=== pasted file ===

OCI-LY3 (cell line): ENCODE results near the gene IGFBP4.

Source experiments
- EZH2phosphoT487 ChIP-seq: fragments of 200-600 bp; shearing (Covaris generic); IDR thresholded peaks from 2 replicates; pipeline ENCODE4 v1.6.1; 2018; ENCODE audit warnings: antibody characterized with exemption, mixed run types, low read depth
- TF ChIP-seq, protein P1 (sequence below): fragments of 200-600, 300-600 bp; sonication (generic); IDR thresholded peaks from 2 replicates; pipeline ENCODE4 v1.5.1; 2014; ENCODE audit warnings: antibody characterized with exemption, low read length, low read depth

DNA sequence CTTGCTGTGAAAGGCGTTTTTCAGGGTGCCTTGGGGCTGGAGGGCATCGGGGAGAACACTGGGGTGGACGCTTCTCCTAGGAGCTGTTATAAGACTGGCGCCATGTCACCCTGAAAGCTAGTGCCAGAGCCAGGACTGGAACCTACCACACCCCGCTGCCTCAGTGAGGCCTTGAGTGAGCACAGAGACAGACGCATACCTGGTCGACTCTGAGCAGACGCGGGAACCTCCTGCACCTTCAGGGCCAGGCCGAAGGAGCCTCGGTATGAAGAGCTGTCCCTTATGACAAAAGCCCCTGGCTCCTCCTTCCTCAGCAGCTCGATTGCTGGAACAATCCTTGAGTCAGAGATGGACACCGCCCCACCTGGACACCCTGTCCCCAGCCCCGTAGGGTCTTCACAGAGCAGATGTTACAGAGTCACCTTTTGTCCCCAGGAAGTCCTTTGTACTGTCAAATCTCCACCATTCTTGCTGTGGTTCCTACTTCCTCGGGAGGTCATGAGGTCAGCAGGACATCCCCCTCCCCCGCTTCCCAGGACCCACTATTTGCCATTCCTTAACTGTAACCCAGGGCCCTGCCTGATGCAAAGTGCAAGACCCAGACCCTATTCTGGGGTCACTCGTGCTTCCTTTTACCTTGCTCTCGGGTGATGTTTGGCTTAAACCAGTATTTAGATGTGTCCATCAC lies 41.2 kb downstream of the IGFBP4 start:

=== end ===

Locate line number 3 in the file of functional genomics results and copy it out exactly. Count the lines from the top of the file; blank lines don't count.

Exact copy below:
- EZH2phosphoT487 ChIP-seq: fragments of 200-600 bp; shearing (Covaris generic); IDR thresholded peaks from 2 replicates; pipeline ENCODE4 v1.6.1; 2018; ENCODE audit warnings: antibody characterized with exemption, mixed run types, low read depth